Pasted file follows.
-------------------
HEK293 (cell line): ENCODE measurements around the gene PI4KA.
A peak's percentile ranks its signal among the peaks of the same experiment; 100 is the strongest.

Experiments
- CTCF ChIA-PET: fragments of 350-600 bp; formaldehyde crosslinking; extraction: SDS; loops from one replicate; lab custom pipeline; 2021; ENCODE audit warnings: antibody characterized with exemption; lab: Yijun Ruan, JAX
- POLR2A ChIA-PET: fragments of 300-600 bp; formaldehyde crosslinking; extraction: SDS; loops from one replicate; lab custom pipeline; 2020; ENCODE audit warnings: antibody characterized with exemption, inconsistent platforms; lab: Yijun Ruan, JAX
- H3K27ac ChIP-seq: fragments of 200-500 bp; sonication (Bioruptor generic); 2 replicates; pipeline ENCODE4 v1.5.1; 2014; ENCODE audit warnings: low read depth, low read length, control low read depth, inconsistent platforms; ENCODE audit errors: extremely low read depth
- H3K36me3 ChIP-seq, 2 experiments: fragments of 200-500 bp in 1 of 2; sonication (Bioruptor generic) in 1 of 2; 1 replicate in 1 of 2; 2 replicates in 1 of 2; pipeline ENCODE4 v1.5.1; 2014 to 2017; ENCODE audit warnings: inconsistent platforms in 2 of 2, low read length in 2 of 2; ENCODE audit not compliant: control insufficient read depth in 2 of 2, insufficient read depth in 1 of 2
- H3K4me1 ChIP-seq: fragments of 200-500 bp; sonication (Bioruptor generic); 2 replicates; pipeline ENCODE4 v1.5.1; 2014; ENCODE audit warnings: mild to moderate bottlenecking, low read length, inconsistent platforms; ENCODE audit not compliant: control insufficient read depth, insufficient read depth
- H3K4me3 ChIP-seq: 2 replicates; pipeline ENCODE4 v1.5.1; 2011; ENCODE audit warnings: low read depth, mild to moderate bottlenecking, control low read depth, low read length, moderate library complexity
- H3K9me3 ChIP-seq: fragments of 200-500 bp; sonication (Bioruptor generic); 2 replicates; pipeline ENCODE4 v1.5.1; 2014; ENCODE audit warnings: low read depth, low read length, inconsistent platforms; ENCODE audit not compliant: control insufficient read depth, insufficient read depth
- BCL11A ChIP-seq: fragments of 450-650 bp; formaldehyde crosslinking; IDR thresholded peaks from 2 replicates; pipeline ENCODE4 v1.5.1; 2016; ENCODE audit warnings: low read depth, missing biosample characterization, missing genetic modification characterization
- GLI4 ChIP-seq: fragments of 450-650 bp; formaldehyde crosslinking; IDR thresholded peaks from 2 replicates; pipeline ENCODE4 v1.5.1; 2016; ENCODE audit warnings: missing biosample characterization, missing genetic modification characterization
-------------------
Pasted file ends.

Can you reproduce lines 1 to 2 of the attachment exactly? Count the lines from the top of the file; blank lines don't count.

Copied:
HEK293 (cell line): ENCODE measurements around the gene PI4KA.
A peak's percentile ranks its signal among the peaks of the same experiment; 100 is the strongest.